Language used to describe seniors housing options can be quite daunting. The following descriptions were found in a Calgary, 55-plus, housing guide:
Independent Lifestyle Apartments; Independent Non-Profit Housing; Subsidized Senior Citizen Apartments; Subsidized Supportive Lodge Programs; Private Supportive Living; Non-Profit Assisted Living; Alberta Health Services Personal Care Homes; Designated Assisted Living and; Care Centers.
A quick read through local papers also revealed:
Assisted Living Residence; Retirement Living; Elegant Senior Living; Retirement Residence; Memory Care; Christian Supportive Living Community; All-Inclusive Retirement Living; Affordable Supportive Living; Affordable Adult Lifestyle Community; Secure Memory Care Unit; Lodge Living for Seniors; Senior Assisted Living Residence; Independent Retirement Living and; Society for Senior Citizens Care.
It all sounds like a version of “I’ve been everywhere man”! But, in spite of this seemingly extensive list of housing options, there really are very few choices. Simply put they are; staying in your own home or; moving into a 'Built-for-Purpose Congregative Living Establishment'.
Alberta Senior Citizens Housing Association (ASCHA), based in Edmonton, breaks it down into three main categories of housing options:
Independent Living (IL)
Supportive Living (SL)
Facility Living (FL)
They’ve done a terrific job in bringing some clarity to the lexicon. Read more
Speaking of lexicon, the terms used by government to describe seniors housing options are scanty to non-existent.
The talk is typically couched in terms of ‘The Care Industry’ and ‘Numbers of Beds’; very cold, and uninspiring phrases indeed.
In 2015, it’s estimated that people are turning 65 at the rate of about 1000 per day in Canada and that number will increase sharply over the next six years. In addition, people are living longer and healthier lives - it’s been said that 70 is the new fifty. It’s going to be a challenge for many of these individuals to ensure the wealth they've managed to accumulate will carry them through to their final years.
A large number of these seniors will not qualify for government subsidized housing options and they do not want to see their savings rapidly dwindle in the event that they need some period of round the clock attention. Many would like to downsize and would be interested in a facility that will allow them access to more care as it may become necessary.
One such a model has been described as a 'Three Tier System' wherein people can live independently on their own (in villas or clustered cottages) then when the time comes, move to a space that offers some form of assisted living and finally, if the need arises, to an extended care situation; all within the same establishment.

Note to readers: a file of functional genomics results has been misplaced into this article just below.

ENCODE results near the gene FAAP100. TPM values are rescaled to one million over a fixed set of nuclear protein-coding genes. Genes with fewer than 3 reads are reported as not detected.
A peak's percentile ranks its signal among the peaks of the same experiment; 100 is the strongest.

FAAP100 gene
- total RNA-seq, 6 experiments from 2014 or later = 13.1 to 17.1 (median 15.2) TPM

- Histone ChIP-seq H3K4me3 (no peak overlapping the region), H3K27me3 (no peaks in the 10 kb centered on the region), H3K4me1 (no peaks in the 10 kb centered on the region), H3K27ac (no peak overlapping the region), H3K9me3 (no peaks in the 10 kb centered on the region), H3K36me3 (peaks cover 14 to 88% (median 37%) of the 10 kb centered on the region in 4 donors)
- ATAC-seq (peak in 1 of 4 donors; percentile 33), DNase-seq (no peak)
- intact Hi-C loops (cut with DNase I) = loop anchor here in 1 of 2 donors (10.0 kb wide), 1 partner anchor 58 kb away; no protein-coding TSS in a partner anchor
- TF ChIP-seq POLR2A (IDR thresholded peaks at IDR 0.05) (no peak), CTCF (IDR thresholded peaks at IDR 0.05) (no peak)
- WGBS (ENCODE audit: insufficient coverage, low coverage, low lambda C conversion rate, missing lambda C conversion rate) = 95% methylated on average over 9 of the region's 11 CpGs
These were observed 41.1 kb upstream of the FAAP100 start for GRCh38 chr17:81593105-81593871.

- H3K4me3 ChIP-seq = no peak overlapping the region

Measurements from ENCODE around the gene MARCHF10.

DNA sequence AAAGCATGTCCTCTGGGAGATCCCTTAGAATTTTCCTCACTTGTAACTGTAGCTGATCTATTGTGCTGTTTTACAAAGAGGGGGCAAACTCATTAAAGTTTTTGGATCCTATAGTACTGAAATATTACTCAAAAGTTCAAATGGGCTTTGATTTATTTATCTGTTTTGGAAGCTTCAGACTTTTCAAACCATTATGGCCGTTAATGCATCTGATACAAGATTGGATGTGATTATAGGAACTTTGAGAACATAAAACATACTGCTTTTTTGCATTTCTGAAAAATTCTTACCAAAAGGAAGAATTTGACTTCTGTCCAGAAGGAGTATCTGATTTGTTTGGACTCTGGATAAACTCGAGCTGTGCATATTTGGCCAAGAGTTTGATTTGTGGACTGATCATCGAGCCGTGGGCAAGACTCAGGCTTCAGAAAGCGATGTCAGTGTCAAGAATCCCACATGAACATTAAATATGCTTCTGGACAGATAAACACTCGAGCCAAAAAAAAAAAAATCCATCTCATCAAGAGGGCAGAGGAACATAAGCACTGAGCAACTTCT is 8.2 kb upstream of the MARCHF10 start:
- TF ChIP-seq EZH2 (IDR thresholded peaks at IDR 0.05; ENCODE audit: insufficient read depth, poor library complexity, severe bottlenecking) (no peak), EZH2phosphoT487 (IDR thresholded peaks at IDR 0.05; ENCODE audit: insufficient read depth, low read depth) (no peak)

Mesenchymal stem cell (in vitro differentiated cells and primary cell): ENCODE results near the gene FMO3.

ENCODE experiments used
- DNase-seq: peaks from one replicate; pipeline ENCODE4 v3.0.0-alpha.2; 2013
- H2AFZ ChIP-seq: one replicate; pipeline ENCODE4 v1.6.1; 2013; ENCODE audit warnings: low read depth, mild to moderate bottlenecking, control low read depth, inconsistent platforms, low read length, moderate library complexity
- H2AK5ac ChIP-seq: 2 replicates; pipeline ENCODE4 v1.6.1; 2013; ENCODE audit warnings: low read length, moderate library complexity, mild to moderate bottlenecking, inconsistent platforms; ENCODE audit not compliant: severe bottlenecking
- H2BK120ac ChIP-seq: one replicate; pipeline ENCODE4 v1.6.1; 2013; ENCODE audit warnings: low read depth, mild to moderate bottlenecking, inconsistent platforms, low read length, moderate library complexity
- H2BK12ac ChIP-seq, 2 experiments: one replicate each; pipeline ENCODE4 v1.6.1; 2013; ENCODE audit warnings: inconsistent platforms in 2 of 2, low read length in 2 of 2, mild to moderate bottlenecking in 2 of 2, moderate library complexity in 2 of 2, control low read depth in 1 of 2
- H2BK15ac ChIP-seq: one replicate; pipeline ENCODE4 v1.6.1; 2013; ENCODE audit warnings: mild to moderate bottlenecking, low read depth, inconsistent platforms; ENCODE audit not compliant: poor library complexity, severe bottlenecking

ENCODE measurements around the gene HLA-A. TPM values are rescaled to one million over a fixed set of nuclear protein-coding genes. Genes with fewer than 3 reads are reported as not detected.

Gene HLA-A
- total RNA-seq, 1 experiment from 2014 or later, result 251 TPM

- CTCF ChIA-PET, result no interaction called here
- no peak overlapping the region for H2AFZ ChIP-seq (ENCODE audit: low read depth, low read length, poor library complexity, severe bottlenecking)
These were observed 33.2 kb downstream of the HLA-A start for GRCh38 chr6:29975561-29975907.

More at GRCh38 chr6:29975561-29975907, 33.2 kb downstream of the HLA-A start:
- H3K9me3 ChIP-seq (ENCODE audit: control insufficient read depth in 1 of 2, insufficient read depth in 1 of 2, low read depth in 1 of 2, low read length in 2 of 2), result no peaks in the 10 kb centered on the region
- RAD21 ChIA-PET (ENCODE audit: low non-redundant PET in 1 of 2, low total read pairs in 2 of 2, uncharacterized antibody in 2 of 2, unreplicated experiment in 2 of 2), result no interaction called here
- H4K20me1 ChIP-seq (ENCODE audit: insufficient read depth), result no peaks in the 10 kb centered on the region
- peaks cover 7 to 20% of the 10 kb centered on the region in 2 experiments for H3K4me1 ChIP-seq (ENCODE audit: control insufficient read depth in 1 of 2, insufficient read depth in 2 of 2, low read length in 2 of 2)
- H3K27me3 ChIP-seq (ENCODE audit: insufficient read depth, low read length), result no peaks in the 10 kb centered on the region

It’s not that seniors are looking for a hand-out, however they would like to see an attempt to bring some clarity and order to a vitally important stage of their lives – that of where to live and age successfully.
The seniors housing options issue needs fixing sometime and there’s no time like the present. The Baby Boomers may be aging but they are not going anywhere fast. They’ll be hanging around for way longer than any previous generation did. Successive generations will be living much longer for the same reasons – healthy lifestyles and modern medical science being the main drivers. Serious initiatives by government now will ensure lasting benefits for future generations.
Such initiatives will not only serve a huge segment of the population it will also bring clarity to issues of affordable housing options and operating standards. A rising tide truly does lift all boats and can improve the living standards for everyone going forward, including the Millennials who will doubtless be living beyond their hundredth.
I learned as an engineer never bring a problem to a meeting unless you can offer at least one workable solution (preferably more); otherwise BOOM you’re no longer at the meeting!
So, here's my three cents worth;
1) Home Care seems to be a struggling occupation with no clear charter from any jurisdiction. It needs a clear mandate from government to form a self-regulated professional association to establish educational, fee structure and best practices guidelines.
2) Life lease lies in between owning and renting. It has been described as ‘The stability of ownership combined with the flexibility of renting’. A legal agreement outlining the right to occupy a space for a certain length of time changes hands for a sum of money. Life lease is well suited to people in later life who do not wish to endure the swings and roundabouts of the real estate market. Alberta and other provinces need to pass a life lease act such as Manitoba has done, so that there is a clear understanding of the legal protection afforded.
3) Perhaps the real estate industry can contemplate a specialist field catering to seniors and offer fee for service much like the financial industry has done. This way, seniors can readily avail themselves of expert intermediaries to assist in all aspects of seniors housing options.
There are individuals, groups and communities who are being pro-active by taking the initiative in addressing innovative solutions for seniors housing.
Future articles at this site will feature the stories surrounding these efforts. If you wish to be kept up-dated on these articles, contact us and if you have any stories to share regarding any similar initiatives we would love to hear them and pass them on.